On September 19, 2016, Middlesex prosecutors charged Bradford Casler, 55 , with two counts of motor vehicle homicide and one count of operating a motor vehicle so as to endanger following the fatal Sweet Tomatoes Crash in Newton, Massachusetts. Mr. Casler plead not guilty and was released on his own recognizance.
Mr. Casler was the driver of a vehicle that crashed into the popular pizza restaurant Sweet Tomatoes. With virtually no warning, patrons of the restaurant were unable to jump out of the way in time. As a result, two people, Eleanor Miele, 57, of Watertown, and 32 year-old Gregory D. Morin on Newton were killed. In addition, seven other patrons were also injured.
The Middlesex County prosecutor, Chris Tarrant, stated that witnesses reported that Mr. Casler was speeding on Chestnut Street and failed to brake as he crossed the intersection of Washington. Mr. Casler was diagnosed with multiple sclerosis and had the disease for 27 years, but the State has stated that the do not believe his medical condition affected his ability to drive safely.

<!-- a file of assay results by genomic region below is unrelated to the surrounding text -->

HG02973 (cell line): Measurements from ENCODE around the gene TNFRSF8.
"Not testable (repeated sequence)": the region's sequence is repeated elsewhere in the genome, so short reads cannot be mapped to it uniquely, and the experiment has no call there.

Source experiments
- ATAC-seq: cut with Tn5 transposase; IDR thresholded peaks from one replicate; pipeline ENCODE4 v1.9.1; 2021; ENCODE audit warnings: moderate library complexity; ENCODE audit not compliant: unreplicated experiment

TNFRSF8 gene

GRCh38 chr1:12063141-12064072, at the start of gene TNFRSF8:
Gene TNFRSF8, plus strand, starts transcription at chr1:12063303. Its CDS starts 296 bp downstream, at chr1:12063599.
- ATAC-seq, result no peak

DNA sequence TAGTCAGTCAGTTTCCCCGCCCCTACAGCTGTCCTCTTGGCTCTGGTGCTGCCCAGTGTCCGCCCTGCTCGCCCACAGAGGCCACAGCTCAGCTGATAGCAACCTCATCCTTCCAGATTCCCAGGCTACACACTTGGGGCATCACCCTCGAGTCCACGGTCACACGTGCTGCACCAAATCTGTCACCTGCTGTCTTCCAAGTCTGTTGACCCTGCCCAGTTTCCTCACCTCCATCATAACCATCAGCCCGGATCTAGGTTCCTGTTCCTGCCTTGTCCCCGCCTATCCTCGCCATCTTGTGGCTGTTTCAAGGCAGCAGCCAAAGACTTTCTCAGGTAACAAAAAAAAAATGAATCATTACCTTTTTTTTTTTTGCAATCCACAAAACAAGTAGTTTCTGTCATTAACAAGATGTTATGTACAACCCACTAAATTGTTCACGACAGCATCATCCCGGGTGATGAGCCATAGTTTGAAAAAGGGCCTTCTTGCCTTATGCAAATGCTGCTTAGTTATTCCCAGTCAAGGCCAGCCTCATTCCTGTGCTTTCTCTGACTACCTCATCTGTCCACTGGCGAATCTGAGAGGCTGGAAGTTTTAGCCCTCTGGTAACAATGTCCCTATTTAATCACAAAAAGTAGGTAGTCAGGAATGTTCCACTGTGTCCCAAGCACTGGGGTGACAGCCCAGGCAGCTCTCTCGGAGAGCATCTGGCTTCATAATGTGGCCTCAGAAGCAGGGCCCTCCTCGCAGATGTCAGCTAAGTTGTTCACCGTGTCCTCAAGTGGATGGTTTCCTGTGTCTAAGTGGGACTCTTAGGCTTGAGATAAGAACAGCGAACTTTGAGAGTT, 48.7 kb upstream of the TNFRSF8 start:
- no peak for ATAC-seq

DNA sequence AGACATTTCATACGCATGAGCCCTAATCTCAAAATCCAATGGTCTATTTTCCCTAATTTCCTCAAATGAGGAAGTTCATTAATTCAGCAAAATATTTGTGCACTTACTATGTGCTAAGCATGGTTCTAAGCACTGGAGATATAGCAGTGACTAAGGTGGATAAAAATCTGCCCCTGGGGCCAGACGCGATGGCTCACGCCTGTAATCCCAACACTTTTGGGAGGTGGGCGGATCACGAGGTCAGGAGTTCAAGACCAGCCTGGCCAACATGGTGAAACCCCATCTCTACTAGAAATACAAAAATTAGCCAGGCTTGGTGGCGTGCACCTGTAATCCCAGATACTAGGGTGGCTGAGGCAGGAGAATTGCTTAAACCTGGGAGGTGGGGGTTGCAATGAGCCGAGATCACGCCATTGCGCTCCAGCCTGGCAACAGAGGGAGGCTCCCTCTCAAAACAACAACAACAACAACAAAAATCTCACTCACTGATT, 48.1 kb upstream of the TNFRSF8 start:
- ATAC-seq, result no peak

Initially, Mr. Casler had told first responders that the brake pedal was stuck and was not working. However, the prosecutors said in a statement that the investigation indicated that his vehicle was fully functional, including the brake system.
While there are criminal charges pending against Mr. Casler, Mr. Casler can still be held civilly liable for breaching his duty of care to the public by driving too fast and failing to brake. In this case, Mr. Casler also broke several Massachusetts motorist safety statutes, including GL.c. 90 § 17, which states in relevant part: “no person operating a motor vehicle on any way shall run it at a rate of speed greater than is reasonable and proper…,” and G.L.c. 90 § 14, which states in relevant part that “a person operating a motor vehicle on any way or curve or a corner in said way where is view is obstructed shall slow down…” If the jury in his criminal trial determines that the defendant violated a safety statute, it would be considered to be evidence of negligence in a civil case. However, the violations alone would not be sufficient to prove that Mr. Casler was liable.
One issue that could arise under these circumstances is attaining damages. In many cases where there is a criminal prosecution, the defendant is judgment proof, or without adequate funds to pay damages. While Massachusetts’ law requires that all motor vehicles are insured with bodily injury coverage of at least $20,000 per person and $40,000 per accident, minimum coverage alone would not be adequate to cover the damages caused by accidents of this magnitude. Any jury award that goes beyond insurance coverage would have to be provided by the defendant. If the defendant does not have the funds to cover it and also is in jail due to criminal conviction, the plaintiff is unlikely to recover the full damages awarded.